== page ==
’Just because something is green, [this] does not mean it is not going to pose a risk to the environment if it goes wrong,’ says associate director and head of environmental

Green initiatives, fuelled by concerns about global warming and climate change, have gained considerable momentum in recent years. However, are these initiatives inadvertently causing more harm than good?

In September 2023, prime minister Rishi Sunak promised that the Conservatives would take action to reduce carbon dioxide (CO2) emissions by 68% by 2030, as well as chart a pragmatic path towards achieving net zero emissions in the UK by 2050.

Sunak has sought to hit these targets using measures such as banning the sale of new petrol and diesel cars by 2035 and securing funding of £620m for zero emission vehicle grants and electric vehicle (EV) infrastructure.

In response to these initiatives, there has been a notable surge in the adoption of EVs across the UK as drivers increasingly opt for more eco-friendly transportation alternatives.

For example, figures released in insurer Allianz’s States of Mind New Mobility report – published on 20 June 2023 – showed that 60% of road users wanted to make the switch to driving EVs.

In addition, the report highlighted that 450 EV models were available in 2021 – twice the number that were available in 2018.

Allianz obtained this data after surveying more than 25,000 consumers across 10 major markets, including Australia, Belgium, Brazil, Canada, China, France, Germany, Italy, the UK and the US.

However, speaking exclusively to Insurance Times, Graham Hawkins, associate director and head of environmental at insurance services firm Charles Taylor, warns that “just because something is green, [this] does not mean it is not going to pose a risk to the environment if it goes wrong”.

Since joining Charles Taylor in July 2022, one specific challenge has captured Hawkins’ interest – the unintended environmental repercussions of “green” initiatives and how they affect the insurance industry.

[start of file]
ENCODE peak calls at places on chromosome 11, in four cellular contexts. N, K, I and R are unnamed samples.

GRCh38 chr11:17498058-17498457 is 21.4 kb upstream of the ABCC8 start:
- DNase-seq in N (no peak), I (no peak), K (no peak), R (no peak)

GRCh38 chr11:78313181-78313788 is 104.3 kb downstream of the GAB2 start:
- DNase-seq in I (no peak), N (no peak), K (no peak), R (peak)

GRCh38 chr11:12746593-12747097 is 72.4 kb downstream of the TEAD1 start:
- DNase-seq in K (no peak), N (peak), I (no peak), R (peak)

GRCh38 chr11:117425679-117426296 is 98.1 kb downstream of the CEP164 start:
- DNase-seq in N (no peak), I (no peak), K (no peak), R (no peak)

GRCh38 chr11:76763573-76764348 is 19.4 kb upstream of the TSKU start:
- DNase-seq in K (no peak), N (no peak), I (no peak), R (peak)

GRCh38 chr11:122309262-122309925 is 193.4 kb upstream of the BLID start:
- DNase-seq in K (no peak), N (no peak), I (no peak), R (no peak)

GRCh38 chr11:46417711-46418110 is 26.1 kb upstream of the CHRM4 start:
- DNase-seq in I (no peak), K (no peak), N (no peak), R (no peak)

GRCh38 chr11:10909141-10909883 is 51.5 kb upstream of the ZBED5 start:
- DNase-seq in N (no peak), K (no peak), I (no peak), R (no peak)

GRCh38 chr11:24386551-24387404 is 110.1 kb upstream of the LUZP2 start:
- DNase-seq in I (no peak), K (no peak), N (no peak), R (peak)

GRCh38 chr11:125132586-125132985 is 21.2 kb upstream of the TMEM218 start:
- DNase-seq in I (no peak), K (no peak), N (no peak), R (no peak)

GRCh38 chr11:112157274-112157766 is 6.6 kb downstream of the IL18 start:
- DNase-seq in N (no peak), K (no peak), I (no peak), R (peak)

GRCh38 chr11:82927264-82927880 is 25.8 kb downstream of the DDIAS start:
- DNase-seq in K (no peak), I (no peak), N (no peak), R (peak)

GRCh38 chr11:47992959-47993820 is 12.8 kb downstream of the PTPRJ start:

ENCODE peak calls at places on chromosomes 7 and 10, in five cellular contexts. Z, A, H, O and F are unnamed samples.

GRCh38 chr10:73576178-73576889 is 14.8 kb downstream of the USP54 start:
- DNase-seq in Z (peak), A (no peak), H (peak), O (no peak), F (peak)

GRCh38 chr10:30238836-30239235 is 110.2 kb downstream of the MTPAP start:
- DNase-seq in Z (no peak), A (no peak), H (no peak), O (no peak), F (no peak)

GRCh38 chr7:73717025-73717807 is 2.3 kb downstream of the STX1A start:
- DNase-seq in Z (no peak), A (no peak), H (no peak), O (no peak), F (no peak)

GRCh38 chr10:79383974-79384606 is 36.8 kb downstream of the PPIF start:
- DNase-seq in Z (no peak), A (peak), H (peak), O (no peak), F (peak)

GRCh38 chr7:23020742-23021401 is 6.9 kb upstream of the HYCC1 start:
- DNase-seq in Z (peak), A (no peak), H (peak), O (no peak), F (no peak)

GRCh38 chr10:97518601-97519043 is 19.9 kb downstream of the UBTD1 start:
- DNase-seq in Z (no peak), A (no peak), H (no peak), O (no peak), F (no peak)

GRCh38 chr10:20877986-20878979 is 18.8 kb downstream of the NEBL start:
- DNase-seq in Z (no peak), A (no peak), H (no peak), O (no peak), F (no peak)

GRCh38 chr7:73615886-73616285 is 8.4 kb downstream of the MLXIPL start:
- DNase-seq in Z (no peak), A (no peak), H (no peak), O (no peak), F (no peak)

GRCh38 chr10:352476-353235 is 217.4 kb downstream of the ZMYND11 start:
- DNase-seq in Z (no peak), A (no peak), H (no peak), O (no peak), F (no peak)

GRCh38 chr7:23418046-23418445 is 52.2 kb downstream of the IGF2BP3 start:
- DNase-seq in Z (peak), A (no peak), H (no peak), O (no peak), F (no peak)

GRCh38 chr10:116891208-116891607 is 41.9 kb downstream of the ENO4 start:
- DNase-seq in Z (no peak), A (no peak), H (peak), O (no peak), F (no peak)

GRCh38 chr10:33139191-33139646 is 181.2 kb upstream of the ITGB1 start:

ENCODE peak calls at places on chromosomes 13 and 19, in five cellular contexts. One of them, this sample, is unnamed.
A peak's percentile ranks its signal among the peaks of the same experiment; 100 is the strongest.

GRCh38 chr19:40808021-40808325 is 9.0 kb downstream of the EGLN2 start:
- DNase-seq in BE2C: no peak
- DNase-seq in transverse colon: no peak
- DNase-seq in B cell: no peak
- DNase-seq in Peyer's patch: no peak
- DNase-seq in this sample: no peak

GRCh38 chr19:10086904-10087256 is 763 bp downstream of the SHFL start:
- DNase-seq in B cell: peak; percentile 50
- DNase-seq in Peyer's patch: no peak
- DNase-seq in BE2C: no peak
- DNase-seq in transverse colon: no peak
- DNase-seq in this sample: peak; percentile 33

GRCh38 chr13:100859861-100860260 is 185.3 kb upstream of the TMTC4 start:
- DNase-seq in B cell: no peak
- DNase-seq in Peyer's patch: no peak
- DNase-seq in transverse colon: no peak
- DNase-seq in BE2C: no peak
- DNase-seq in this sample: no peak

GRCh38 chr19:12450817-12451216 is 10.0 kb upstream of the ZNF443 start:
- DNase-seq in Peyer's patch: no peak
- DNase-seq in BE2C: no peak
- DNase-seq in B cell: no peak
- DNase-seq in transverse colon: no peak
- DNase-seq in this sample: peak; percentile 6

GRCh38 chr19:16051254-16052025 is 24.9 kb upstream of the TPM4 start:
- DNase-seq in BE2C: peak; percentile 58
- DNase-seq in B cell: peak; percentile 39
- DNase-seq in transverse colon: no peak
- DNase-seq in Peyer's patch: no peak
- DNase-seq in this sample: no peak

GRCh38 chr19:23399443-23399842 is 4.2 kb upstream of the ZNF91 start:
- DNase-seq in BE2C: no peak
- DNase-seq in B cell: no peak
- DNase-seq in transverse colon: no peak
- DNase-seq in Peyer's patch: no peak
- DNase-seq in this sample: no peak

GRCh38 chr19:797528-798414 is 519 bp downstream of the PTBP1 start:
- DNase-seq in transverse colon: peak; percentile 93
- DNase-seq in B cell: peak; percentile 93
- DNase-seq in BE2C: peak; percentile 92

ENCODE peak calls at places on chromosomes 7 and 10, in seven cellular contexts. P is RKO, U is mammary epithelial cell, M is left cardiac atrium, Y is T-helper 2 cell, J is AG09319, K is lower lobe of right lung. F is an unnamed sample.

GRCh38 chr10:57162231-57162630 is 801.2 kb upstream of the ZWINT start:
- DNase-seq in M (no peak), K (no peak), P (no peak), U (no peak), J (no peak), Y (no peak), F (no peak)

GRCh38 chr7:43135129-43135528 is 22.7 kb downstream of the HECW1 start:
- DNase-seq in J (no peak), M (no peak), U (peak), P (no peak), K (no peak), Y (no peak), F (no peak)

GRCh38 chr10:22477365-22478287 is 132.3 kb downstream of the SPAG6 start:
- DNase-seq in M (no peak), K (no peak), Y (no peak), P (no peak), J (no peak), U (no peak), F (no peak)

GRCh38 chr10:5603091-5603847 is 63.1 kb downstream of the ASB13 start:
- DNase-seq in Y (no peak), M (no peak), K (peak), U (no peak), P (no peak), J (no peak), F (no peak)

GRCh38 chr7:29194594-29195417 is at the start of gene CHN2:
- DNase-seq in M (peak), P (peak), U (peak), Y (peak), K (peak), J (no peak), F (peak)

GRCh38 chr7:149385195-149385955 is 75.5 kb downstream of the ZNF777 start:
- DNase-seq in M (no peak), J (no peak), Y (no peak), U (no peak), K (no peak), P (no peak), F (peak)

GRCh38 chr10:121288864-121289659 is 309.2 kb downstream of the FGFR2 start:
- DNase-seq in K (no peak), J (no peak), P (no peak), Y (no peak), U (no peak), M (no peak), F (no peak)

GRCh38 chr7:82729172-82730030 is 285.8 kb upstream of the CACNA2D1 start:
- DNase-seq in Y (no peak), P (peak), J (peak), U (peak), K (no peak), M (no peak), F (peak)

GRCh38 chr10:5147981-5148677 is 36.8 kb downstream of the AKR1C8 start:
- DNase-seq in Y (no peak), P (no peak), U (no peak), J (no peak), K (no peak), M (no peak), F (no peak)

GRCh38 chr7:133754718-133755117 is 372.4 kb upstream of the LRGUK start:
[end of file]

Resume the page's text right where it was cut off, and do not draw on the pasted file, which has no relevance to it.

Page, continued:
The risks

For example, EVs present a new set of risks that the insurance industry must understand and tackle.

Hawkins explains: “Charging stations for electric vehicles, for example, take up a lot of space because the vehicles take longer to fill and this has an impact on the site.

“The cables that provide the power to the charging stations need to be high voltage and are cooled by an oil.

“[Therefore], consideration is needed to make sure these cables are not damaged in away way because there is a risk of having all these electric vehicles together. Then, if one of the cables are damaged, this can cause a fire.

“If a fire starts, this can cause a thermal runaway effect, which will make the EV explode because of the batteries inside. That is the risk.”

Thermal runaway occurs when the electrical current passing through a cell or battery during charging or overcharging raises the cell’s temperature, leading to an increase in current flow and a further temperature rise. This process can lead to lithium-ion batteries catching fire.

Lithium-ion batteries are rechargeable batteries that use lithium ions as the primary component of its electrolyte – these are commonly used in EVs.

In H1 2023, the London Fire Brigade described lithium-ion battery fires as “the capital’s fastest emerging and growing fire risk”.

Data from Honeywell Safety and Productivity Solutions, published in September 2023, supports this view – its findings showed that between July 2022 and June 2023, the UK fire services recorded 239 fires linked to EVs.

This marks an 83% increase from the 130 incidents reported during the same period in 2022.

The data further revealed that as of June 2023, there had been an average of 20.1 unintended EV fires per month – this is a 30% increase from the monthly average of 15.5 fires recorded in 2022.

Hawkins says: “Risk surveyors and risk managers are looking at the fire risks as much as anything.

“[These green initiatives have risks that] can become an environmental concern if you don’t contain what happens before the fire brigade arrives.”

Broker education

Hawkins believes that “there is probably a bit of learning needed” for brokers around the new risks posed by EVs. 

Although he acknowledges that some specialist brokers are “excellent” when dealing with green initiatives and their possible risks, he feels there is still a requirement ”to support some of the small brokers [that] may not have the specialist team”.

Therefore, collaboration is needed from all parties in the insurance value chain to address possible challenges, he says.

Hawkins adds that the insurance industry currently provides workshops, webinars and informative materials about the risks of green initiatives.